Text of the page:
This week I'm going to cover a few products that are a bit more obscure. Folks may encounter them, so I believe it is worth covering them. In fact, at this year's Arnold Classic, I saw this first product being promoted as a powerful antioxidant.
As a scientist, I am always interested in learning about something new, so I got some literature, did some digging myself, and found a research study that just came out a few months ago.
Reducing Oxidative Stress
Everyone is familiar with
glutamine and all the other "basics."
Have you ever heard of chokeberry juice, though? Well, researchers in Poland decided to show how chokeberry juice may reduce oxidative stress after a rowing workout (although any workout would induce stress, so this carries over to other exercises as well).
Oxidative Stress In A Nutshell
First a quick background about oxidative stress (OS) so it's not too confusing. OS is a general term used to describe the damage in a cell, tissue, or organ, caused by something called the reactive oxygen species (ROS).
I'm sure you are all familiar with a different term for ROS-free radicals. ROS represent a class of molecules that are derived from the metabolism of oxygen and exist in all aerobic organisms (that's us).
There are many different sources by which ROS can come from. ROS are produced internally (metabolism, breathing, digestion, exercise, etc) but also come from external factors (smoking or second hand smoke, environmental pollutants such as exhaust from cars or boats, excess alcohol consumption, asbestos, exposure to ionizing radiation, and bacterial, fungal or viral infections.
Needless to say, it's impossible to totally eliminate all free radicals and is not necessarily warranted either. However, knowing the harmful effects of oxidative damage, we should try to reduce what we can.
Keep in mind, though, even exercise increases free radical production because of the increased oxygen demand! Don't worry, I'm not going to recommend to stop training; free radicals will then be the last of your worries.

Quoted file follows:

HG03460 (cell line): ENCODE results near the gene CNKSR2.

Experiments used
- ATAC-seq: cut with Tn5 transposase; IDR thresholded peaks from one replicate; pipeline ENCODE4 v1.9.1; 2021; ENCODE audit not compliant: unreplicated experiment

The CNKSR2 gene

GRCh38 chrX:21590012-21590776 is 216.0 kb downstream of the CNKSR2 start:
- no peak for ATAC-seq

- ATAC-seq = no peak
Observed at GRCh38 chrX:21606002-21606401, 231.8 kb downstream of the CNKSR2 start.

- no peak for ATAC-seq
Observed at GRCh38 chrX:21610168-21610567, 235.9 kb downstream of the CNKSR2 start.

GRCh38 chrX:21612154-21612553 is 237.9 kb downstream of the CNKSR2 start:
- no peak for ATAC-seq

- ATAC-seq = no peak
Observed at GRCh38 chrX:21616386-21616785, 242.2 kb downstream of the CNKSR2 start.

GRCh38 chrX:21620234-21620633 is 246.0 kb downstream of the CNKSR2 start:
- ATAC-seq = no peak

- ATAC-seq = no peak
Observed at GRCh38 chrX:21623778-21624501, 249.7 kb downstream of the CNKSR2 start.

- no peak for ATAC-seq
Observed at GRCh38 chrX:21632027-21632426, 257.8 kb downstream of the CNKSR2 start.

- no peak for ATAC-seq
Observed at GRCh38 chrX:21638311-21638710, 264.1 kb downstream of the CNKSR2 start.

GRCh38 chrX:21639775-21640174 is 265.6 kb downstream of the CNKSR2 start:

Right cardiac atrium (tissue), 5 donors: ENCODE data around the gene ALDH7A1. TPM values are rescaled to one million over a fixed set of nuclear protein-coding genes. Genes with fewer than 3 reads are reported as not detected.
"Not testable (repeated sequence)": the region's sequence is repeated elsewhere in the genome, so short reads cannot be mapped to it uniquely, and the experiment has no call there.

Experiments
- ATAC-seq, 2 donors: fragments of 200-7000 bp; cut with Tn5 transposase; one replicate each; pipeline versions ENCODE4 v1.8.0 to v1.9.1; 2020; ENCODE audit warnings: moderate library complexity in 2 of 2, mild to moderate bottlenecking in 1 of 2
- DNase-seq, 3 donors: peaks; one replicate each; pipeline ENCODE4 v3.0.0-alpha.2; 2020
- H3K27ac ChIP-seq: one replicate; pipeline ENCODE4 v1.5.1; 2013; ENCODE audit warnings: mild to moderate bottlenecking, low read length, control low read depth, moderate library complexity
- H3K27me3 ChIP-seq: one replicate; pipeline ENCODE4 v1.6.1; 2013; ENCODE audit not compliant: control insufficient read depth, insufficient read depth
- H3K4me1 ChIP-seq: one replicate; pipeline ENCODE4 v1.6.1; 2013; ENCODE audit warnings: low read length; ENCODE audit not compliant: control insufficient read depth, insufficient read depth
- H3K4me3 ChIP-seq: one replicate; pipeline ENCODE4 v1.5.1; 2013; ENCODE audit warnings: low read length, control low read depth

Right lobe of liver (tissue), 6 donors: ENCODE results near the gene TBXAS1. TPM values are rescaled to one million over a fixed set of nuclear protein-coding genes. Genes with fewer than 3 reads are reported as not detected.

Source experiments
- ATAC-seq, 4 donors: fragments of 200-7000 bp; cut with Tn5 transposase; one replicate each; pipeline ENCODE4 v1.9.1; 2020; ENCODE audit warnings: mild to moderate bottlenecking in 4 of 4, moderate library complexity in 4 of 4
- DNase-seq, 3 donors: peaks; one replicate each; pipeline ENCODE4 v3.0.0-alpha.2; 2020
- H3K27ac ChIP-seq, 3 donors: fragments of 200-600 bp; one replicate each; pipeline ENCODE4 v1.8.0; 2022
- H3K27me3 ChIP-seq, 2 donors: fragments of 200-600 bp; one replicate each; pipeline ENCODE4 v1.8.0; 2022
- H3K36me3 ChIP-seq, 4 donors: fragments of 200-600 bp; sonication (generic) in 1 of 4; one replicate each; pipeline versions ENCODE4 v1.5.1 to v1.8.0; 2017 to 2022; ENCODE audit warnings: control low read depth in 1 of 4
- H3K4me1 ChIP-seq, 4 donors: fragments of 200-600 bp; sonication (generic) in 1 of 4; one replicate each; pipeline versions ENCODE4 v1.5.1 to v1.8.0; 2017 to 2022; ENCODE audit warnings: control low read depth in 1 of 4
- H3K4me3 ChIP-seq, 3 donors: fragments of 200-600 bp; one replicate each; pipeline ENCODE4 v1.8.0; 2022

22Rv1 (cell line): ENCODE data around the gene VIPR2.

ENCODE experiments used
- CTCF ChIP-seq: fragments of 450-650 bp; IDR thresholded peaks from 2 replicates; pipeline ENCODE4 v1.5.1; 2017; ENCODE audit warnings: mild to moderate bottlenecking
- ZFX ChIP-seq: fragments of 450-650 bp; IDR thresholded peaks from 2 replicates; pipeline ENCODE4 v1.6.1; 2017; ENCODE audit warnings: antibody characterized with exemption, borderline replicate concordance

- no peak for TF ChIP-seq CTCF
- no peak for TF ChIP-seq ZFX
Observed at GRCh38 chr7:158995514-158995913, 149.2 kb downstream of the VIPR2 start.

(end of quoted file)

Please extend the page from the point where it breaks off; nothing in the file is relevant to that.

Reducing Free Radicals
The best way to reduce these is for folks to eat a wider variety of foods and try your best to live as clean as possible: don't smoke, don't overindulge in alcohol, stay away from second hand smoke as much as possible, etc. and, after learning about this study, maybe add some chokeberry juice to your routine.
Chokeberry Juice And Anthocyanins
Chokeberry juice was selected for this study because of its high concentration of anthocyanins. For those who are interested in defining that large word, anthocyanins are naturally occurring compounds that impart color to fruit, vegetables, and plants.
Derived from two Greek words meaning plant and blue, anthocyanins are the pigments that make blueberries blue, raspberries red, and are thought to play a major role in the high antioxidant activity levels observed in red and blue fruits (such as chokeberries) and vegetables.
Chockberries Early In The Season.
Anthocyanins are also largely responsible for the red coloring of buds and young shoots and the purple and purple-red colors of autumn leaves. Close to 300 anthocyanins have been discovered. Ok, let me slip my lab coat off again and talk about something people may care about-staying healthy and training harder.
The study population consisted of 19 males who were competitive rowers. For those of you who have never rowed, it is tough. It not only is hard on the 'ol ticker, but all out sprints really challenge the muscles too. The subjects were in a 1-month training camp between training and competition.